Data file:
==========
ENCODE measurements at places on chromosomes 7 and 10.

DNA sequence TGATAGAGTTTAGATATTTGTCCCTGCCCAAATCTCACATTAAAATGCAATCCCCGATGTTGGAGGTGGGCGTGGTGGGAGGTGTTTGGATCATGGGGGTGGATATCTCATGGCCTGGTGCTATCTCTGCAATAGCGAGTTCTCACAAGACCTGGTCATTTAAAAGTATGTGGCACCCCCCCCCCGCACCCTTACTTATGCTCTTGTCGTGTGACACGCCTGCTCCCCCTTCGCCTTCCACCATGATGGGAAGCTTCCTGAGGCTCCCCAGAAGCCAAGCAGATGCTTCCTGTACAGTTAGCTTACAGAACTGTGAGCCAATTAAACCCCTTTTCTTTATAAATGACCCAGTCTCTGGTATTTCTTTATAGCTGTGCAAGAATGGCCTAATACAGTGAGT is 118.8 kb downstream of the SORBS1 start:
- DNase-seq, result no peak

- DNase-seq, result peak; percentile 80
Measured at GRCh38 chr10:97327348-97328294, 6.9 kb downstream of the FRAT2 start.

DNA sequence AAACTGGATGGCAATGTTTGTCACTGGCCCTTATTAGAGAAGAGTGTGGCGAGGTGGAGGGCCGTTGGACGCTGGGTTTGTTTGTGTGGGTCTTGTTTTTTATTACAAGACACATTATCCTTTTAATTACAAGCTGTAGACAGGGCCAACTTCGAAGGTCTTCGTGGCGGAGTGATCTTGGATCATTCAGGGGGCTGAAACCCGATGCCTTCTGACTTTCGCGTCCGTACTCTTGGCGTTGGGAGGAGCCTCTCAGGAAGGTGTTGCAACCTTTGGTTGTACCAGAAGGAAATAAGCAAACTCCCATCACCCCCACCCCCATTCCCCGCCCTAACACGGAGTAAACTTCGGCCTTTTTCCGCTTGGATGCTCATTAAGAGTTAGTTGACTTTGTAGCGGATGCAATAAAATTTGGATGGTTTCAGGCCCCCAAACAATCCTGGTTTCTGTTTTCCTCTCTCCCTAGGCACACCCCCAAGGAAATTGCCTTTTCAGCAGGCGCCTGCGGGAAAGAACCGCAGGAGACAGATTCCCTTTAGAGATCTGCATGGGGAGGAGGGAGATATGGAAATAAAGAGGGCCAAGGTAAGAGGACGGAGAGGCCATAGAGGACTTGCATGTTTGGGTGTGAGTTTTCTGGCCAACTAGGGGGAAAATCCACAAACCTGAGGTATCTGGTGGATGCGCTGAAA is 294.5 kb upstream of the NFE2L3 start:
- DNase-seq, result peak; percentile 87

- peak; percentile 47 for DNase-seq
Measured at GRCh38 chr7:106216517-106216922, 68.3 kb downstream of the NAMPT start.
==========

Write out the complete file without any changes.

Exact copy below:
ENCODE measurements at places on chromosomes 7 and 10.

DNA sequence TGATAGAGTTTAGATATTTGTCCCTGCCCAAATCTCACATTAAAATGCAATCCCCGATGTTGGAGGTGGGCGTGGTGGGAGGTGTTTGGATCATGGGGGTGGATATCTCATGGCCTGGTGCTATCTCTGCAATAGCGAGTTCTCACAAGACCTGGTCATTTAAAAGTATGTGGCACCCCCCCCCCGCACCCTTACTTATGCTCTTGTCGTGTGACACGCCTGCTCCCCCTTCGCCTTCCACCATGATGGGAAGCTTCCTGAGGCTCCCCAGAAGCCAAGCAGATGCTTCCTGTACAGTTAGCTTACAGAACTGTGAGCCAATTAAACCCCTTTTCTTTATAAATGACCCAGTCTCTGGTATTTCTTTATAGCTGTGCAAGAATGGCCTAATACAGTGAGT is 118.8 kb downstream of the SORBS1 start:
- DNase-seq, result no peak

- DNase-seq, result peak; percentile 80
Measured at GRCh38 chr10:97327348-97328294, 6.9 kb downstream of the FRAT2 start.

DNA sequence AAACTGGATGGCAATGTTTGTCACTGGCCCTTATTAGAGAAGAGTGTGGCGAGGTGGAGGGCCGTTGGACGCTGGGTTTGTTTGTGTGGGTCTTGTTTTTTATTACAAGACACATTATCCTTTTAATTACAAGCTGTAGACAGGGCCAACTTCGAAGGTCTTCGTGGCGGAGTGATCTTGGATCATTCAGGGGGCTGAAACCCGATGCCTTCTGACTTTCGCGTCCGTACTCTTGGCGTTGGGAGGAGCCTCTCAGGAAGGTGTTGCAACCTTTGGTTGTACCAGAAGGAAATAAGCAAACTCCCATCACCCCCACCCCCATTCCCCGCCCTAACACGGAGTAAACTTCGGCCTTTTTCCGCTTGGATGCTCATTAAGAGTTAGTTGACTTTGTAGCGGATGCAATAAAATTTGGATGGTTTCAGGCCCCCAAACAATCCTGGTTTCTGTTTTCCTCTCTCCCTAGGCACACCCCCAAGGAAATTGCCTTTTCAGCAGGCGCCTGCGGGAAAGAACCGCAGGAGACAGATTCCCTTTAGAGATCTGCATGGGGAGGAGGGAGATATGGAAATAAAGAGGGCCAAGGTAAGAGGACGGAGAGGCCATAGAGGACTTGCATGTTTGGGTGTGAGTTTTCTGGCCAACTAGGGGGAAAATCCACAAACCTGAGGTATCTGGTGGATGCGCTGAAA is 294.5 kb upstream of the NFE2L3 start:
- DNase-seq, result peak; percentile 87

- peak; percentile 47 for DNase-seq
Measured at GRCh38 chr7:106216517-106216922, 68.3 kb downstream of the NAMPT start.